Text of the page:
Generating small-commercial leads: The (tenaciously) personal touchTom Brubakerquality leads, marketing strategy, busy prospect, your community Brokers who are winning big in small-balance commercial lending have one thing in common: They tenaciously build and maintain a steady stream of quality leads. And they employ a variety of lead generation techniques, with an emphasis on a personal touch, to keep that stream flowing. It all begins with understanding small-commercial borrowers—how they work, what motivates them, where they get information and who they trust for financial advice. This knowledge is critical to developing a lead generation and marketing strategy that will get the attention of a very busy prospect. Take note of those two simple, but important words: "busy prospect." The point of departure for your small-commercial lead generation strategy is as simple as getting out and walking the streets of your community. That's where your prospects are—busy working and managing their enterprises. This being the case, the most productive, inexpensive strategy to generate leads is to canvas commercial districts in your community, always with a supply of brochures or introductory letters to leave behind. Keep in mind that small-business owners are jacks-of-all-trades. They make the pizza, balance the books, order supplies and clean the restaurant. Time is very limited, so strike at just the right time—never drop in on the pizza shop owner during the busy lunch hours. Without a doubt, after a few hours spent visiting with shopkeepers, building owners and real estate agents, you'll return with both applications and referral sources. Engage in this same type of inexpensive networking with your friends and acquaintances who own businesses, and with people you see at the gym or club. Take it to the next level at Chamber of Commerce meetings or gatherings of local business associations. Most members of Chambers of Commerce or business associations are small business owners who either own (or would like to own) a small-commercial property. Attend meetings and spread the word that you finance small-commercial and mixed-use properties. Take every opportunity to promote your expertise everywhere you go, making sure your message is consistent—even down to the fundamental details, such as including the phrase "commercial financing" on your business card, letterhead and signage. These methods are simple, yet effective, and you'll encounter opportunities to network continually during your regular daily routine. Take every chance to tell your story, and watch the referrals you get from this simple plan of action. The personal touch of your networking efforts will be enhanced by following-up your visit with a phone call to thank prospects for their time. Offer to send additional information or to see them anytime they have further questions, and be sure to refer them to your Web site. Another effective lead generation technique is referral marketing. Your existing relationships (and new ones that you continually establish) with professional contacts throughout your community—from attorneys, to financial advisors, to accountants—can provide a mutually beneficial exchange of new business opportunities. Keep in mind that you'll be speaking to people who are probably unfamiliar with non-traditional, small-commercial money sources. Clearly explain to your referral sources the types of clients and properties your lending can serve, such as cash businesses and non-traditional property types. Ask if they will be willing to display your business cards or brochures in their offices. Be sure to maintain a schedule for regular follow-ups with referrers, and seek to create win-win opportunities by also referring your clients to these professional service providers. Here are some examples of the types of referral partnerships you should seek to develop and build: •Property and casualty insurance agents: Property and casualty insurance agents have become a hot source of referral business for Mortgage Brokers. The selling point for insurance agents is that they will be able to offer their clients small-commercial financing through you. The more services these agents can extend to their clients, the more likely they are to retain business over time. •Small-commercial real estate specialists: Identify and contact real estate agents and leasing agents in your community who specialize in commercial properties. They're frequently seeking brokers and lenders who can quickly and successfully service small-balance commercial loans. When they learn of your expertise in small-commercial lending, they'll immediately see opportunities to expand their own sales and marketing efforts to commercial owners and investors that banks would turn down. •Accountants: Target a number of smaller certified public accountants in your community and arrange meetings with them. They'll almost certainly have numerous small-business owners as clients; if those businesses have expansion plans, the accountants are likely to be aware of them. Their knowledge of the business owner's tax returns also allows them to know which clients may need non-traditional financing sources to grow. Again, these are but a few of the plentiful referral opportunities that you can pursue. Beyond these, investigate the potential to form relationships that are tightly focused on commercial property needs, such as real estate investors, financial advisors, commercial property developers, banks and credit unions. For example, loan officers at traditional banking institutions obviously cannot serve every commercial financing request that comes their way. Just as obviously, they face a potential loss of loyalty—not to mention business—if they're unable to serve an existing small-commercial customer who does not qualify within their terms. Making these lenders aware of your ability to provide non-traditional commercial financing gives them an alternate funding source to recommend to their customers. As you develop your networking approaches with professional service providers, it's important to constantly tout the benefits that you'll bring to your referral sources. As your small-commercial lending portfolio grows, you'll be helping those borrowers to grow and expand their businesses. Consequently, the accountants, insurance agents and financial advisors who provide you referrals should see more profit-making opportunities for themselves from these same growing businesses. Earlier, I mentioned tenacity. When it comes to working with referral sources, you'll need plenty of it. You may need to follow up with your referral sources several times after your initial contact to continue educating them about the benefits you can bring their clients. Diligently send business to referrers whenever possible, and you should begin to see a steady stream of referral business come back to you. Obviously, you won't be able to reach or meet every suitable prospect or referrer in person. As your one-to-one networking efforts begin opening doors to new leads, you'll benefit even further from a solid plan to more broadly communicate and market your small-commercial financing expertise. It's obvious that a productive small-commercial lead generation strategy requires tenacity and diversity. Employing a variety of lead-producing techniques—all emphasizing your personal touch—enables you to build and sustain both awareness and consideration of your products and services. By testing and learning (a process that must include multiple contacts and regular follow-ups), you'll identify which methods offer the greatest opportunities for identifying and securing profitable small-commercial business. Tom Brubaker is vice president of marketing for InterBay Funding LLC, a commercial mortgage lender providing capital to small business owners and commercial property investors throughout the United States, Canada and the United Kingdom. With over two decades of experience in financial services marketing, Tom assists brokers in developing effective marketing strategies. He may be reached at [email protected].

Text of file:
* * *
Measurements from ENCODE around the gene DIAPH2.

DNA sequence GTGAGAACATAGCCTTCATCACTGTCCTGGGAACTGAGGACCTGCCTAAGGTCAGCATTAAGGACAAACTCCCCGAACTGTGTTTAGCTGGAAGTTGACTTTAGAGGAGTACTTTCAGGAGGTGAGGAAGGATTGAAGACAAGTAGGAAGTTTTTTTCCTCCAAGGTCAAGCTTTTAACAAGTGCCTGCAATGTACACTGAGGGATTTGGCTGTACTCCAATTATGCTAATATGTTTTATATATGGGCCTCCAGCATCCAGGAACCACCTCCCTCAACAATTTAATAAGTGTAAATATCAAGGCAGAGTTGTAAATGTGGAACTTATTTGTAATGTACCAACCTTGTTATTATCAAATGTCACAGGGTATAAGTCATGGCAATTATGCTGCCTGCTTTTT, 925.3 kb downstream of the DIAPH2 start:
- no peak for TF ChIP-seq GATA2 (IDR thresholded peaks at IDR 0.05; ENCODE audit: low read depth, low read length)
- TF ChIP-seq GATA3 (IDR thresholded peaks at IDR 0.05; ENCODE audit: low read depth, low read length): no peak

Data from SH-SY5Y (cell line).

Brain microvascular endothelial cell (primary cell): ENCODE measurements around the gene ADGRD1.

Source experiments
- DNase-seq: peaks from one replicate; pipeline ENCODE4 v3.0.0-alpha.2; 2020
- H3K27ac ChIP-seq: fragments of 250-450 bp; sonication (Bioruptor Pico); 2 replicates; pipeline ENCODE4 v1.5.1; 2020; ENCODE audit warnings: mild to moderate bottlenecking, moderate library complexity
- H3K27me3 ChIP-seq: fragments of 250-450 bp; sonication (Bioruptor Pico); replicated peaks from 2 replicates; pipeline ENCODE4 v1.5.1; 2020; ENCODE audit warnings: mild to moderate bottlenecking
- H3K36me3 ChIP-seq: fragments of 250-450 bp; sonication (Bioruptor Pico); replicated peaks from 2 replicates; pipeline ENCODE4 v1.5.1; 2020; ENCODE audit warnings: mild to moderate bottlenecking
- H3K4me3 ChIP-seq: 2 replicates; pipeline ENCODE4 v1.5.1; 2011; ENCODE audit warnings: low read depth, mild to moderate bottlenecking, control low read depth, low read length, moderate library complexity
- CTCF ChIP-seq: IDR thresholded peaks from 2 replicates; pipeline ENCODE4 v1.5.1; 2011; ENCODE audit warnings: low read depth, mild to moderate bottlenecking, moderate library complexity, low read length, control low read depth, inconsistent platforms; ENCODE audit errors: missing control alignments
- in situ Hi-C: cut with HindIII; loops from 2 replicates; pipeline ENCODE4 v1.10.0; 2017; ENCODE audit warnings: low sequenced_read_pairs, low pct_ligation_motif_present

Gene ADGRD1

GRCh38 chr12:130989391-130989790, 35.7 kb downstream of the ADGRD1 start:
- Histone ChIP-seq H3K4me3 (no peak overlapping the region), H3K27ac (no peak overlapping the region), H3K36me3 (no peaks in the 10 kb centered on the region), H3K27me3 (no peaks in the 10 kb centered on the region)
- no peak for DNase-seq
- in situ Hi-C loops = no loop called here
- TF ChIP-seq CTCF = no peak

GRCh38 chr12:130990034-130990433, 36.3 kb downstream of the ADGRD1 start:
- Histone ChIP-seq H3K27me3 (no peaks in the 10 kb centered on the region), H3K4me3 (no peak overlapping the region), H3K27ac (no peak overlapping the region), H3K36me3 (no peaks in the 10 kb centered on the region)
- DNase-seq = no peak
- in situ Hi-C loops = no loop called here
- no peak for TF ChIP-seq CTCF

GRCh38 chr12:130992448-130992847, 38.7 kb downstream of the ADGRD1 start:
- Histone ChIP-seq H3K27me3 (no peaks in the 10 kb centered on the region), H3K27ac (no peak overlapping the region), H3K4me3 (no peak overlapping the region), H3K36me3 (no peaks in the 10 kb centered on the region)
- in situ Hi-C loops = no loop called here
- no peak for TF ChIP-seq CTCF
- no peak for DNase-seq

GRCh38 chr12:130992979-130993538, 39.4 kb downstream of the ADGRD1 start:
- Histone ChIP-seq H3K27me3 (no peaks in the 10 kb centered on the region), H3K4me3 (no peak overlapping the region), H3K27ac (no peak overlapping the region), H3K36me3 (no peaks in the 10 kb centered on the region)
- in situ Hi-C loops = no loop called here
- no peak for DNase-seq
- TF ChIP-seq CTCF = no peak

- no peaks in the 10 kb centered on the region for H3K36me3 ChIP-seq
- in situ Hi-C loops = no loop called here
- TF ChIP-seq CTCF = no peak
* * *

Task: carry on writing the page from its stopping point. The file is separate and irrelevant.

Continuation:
About the author